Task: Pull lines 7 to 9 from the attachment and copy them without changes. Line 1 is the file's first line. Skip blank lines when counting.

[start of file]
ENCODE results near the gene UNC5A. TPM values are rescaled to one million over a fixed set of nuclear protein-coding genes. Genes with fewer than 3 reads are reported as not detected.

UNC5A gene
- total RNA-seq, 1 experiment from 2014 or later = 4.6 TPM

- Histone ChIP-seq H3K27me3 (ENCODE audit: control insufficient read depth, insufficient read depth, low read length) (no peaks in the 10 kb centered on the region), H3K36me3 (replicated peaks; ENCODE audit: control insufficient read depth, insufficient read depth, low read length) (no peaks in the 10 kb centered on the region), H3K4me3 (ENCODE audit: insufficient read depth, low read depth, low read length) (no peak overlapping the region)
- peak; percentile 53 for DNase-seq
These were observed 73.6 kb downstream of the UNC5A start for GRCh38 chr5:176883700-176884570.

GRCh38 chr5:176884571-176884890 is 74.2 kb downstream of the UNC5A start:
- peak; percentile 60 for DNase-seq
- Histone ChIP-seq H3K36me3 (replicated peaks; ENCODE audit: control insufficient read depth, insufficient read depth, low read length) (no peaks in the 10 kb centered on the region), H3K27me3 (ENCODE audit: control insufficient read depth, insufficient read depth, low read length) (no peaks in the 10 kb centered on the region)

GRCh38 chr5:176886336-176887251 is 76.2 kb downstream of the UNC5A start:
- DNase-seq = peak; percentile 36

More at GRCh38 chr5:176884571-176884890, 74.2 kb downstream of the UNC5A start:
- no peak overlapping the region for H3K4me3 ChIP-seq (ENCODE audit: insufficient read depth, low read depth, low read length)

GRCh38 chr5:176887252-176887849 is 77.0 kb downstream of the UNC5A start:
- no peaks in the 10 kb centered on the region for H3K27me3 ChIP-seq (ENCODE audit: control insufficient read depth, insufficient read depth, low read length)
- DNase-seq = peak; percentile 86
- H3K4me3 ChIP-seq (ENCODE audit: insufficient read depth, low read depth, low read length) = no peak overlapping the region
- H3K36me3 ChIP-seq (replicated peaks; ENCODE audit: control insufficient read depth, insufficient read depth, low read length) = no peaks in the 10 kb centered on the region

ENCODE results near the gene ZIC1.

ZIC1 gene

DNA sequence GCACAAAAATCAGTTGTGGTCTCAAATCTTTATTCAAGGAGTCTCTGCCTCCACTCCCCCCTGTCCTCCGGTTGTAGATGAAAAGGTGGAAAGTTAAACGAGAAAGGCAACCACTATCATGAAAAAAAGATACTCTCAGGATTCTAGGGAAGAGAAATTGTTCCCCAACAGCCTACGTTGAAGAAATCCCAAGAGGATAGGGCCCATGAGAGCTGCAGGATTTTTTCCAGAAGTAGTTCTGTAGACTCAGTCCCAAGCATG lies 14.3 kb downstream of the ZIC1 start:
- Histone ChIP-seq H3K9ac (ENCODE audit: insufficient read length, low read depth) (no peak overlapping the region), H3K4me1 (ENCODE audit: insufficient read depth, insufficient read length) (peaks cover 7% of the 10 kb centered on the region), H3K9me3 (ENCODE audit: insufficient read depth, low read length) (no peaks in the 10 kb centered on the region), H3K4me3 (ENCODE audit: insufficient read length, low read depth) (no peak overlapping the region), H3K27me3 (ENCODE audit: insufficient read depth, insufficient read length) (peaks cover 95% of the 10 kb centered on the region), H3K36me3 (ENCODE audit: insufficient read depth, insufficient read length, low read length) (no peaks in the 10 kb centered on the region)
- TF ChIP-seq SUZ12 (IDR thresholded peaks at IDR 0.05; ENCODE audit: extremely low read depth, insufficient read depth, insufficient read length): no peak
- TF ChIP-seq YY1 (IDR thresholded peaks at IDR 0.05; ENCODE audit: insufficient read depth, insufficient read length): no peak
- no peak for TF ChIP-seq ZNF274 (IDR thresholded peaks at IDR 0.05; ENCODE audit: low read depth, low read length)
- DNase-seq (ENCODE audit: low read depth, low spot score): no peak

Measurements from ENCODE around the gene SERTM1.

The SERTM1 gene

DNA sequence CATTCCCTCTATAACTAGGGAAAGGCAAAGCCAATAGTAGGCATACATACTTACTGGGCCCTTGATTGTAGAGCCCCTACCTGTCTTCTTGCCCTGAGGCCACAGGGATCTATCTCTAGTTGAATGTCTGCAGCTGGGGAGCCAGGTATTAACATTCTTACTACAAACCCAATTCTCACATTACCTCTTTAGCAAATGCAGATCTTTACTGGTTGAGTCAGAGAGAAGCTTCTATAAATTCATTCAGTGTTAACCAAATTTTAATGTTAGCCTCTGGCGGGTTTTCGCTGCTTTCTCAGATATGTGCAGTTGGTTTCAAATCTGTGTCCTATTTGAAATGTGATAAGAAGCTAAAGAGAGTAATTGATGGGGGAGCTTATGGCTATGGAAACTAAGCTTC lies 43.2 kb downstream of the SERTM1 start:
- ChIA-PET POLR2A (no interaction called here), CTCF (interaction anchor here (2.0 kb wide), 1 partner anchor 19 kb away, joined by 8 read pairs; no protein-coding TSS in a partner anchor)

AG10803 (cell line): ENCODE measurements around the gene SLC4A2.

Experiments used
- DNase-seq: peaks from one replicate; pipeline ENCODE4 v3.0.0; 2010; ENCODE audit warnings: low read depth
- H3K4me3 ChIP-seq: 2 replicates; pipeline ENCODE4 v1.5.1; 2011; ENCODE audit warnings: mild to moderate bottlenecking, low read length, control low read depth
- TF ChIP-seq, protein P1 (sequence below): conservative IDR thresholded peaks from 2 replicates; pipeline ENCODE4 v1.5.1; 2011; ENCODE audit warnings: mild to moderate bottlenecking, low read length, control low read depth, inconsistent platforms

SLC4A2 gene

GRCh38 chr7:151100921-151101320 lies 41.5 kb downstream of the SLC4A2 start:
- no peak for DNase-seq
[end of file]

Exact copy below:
GRCh38 chr5:176884571-176884890 is 74.2 kb downstream of the UNC5A start:
- peak; percentile 60 for DNase-seq
- Histone ChIP-seq H3K36me3 (replicated peaks; ENCODE audit: control insufficient read depth, insufficient read depth, low read length) (no peaks in the 10 kb centered on the region), H3K27me3 (ENCODE audit: control insufficient read depth, insufficient read depth, low read length) (no peaks in the 10 kb centered on the region)